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(a) Every reasonable effort shall be made to provide a compatible use for a resource which requires minimal alteration of the building, structure or site and its environment, or to use the resource for its originally intended purpose.
(b) The distinguishing original qualities or character of a resource and its environment shall not be destroyed. The removal or alteration of any historic material or distinctive architectural features shall be avoided when possible.
(c) All resources shall be recognized as products of their own time. Alterations that have no historic basis and which seek to create an earlier appearance shall be discouraged.
(d) Changes which may have taken place in the course of time are evidence of the history and development of a resource and its environment. These changes may have acquired significance in their own right, and this significance shall be recognized and respected.
(e) Distinctive stylistic features or examples of skilled craftsmanship which characterize a resource shall be treated with sensitivity.
(f) Deteriorated architectural features shall be repaired rather than replaced wherever possible. In the event replacement is necessary, the new material should match the material being replaced in composition, design, color, texture and other visual qualities. Repair or replacement of missing architectural features should be based on accurate duplications of features, substantiated by historic, physical or pictorial evidence rather than on conjectural designs or the availability of different architectural elements from other resources.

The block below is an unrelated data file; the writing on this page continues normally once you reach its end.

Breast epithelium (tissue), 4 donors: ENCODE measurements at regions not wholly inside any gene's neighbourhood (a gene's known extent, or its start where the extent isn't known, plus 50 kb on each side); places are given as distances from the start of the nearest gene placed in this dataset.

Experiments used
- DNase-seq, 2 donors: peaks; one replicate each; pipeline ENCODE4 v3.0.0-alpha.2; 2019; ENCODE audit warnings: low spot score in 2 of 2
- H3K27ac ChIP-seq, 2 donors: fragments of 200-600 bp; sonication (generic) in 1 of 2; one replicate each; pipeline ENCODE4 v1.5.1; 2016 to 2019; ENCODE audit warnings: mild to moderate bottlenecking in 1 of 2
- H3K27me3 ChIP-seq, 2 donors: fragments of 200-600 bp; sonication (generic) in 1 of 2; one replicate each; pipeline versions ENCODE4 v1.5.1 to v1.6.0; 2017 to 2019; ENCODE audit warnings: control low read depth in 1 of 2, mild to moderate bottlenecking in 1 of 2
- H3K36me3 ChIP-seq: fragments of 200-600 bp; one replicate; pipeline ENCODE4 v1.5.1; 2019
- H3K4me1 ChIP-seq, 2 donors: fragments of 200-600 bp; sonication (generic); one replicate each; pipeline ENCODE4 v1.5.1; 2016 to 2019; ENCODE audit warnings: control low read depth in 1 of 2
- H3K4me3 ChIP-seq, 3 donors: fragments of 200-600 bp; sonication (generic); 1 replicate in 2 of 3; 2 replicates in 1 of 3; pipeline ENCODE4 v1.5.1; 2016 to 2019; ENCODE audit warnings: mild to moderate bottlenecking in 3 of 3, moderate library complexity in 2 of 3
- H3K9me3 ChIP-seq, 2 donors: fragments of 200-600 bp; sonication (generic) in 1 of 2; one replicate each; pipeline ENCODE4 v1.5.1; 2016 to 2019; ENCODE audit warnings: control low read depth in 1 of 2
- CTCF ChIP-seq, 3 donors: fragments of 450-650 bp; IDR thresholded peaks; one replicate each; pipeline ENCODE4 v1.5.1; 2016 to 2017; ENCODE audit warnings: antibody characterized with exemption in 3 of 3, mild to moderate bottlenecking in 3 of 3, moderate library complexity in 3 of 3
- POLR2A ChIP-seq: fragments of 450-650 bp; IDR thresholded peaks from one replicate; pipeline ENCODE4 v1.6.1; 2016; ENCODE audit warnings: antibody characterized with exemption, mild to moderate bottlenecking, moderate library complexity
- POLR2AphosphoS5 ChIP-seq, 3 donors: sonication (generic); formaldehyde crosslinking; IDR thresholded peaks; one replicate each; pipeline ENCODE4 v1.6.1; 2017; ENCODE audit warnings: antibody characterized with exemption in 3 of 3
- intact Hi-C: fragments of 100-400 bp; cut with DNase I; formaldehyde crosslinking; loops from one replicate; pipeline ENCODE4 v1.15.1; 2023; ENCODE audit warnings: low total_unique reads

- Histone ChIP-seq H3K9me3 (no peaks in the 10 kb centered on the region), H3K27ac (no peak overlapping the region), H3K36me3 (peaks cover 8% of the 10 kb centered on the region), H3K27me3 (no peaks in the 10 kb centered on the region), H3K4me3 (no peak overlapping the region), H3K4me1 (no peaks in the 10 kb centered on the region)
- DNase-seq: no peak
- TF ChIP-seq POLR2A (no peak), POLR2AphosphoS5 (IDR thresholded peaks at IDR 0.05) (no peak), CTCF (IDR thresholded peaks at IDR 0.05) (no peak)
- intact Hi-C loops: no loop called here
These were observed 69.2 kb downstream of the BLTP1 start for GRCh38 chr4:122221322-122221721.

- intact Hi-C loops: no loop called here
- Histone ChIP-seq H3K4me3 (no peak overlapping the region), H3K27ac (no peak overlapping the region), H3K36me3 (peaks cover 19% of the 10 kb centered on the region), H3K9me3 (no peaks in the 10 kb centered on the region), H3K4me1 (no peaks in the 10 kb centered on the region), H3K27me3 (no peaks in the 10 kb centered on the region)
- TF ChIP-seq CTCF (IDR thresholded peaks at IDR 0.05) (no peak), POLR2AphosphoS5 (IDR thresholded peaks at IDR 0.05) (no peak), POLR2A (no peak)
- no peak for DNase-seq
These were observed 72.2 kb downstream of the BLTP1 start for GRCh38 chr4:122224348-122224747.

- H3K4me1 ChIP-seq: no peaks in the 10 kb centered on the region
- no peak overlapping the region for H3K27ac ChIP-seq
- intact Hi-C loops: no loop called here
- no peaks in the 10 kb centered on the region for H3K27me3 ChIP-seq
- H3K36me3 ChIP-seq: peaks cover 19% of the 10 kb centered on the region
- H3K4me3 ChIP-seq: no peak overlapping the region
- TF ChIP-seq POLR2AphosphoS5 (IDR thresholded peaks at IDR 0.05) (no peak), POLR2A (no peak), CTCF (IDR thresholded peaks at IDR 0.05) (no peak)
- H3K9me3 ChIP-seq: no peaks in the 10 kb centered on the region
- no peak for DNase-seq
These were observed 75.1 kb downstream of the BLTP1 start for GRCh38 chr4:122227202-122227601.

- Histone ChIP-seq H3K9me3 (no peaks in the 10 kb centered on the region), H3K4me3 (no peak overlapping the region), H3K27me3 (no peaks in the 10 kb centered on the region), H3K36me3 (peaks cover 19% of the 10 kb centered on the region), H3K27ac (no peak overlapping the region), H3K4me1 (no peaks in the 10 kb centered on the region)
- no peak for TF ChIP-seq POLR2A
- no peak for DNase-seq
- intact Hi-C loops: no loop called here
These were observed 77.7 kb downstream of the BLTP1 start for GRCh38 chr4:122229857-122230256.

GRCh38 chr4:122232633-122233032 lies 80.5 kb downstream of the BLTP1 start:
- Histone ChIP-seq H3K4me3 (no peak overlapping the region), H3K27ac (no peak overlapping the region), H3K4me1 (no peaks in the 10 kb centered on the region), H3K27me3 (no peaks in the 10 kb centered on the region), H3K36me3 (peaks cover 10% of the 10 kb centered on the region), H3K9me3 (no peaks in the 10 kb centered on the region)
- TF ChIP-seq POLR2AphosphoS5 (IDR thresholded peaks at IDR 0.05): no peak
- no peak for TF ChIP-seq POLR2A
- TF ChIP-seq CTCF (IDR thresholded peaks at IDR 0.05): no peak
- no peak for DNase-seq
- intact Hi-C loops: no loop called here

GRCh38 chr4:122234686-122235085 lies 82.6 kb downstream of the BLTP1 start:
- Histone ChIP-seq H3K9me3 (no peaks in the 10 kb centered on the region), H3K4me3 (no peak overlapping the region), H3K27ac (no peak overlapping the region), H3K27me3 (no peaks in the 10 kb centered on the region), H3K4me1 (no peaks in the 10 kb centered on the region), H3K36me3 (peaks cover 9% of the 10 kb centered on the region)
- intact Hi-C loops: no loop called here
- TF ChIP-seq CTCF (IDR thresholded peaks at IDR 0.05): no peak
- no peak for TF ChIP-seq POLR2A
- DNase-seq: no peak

(g) The surface cleaning of resources shall be undertaken with the gentlest means possible. Sandblasting and other cleaning methods that will damage the historic materials shall not be undertaken.
(h) Every reasonable effort shall be made to protect and preserve archaeological resources affected by or adjacent to any project.
(i) Contemporary design for alterations and additions to existing resources shall not be discouraged when such alterations and additions do not destroy significant historic, architectural or cultural material and when such design is compatible with the size, scale, color, material and character of the property, neighborhood or environment.
(j) Whenever possible, new additions or alterations to resources shall be done in such a manner that if such additions or alterations were to be removed in the future, the essential form and integrity of the resource would be unimpaired.
(Ord. 14-97. Passed 8-5-97.)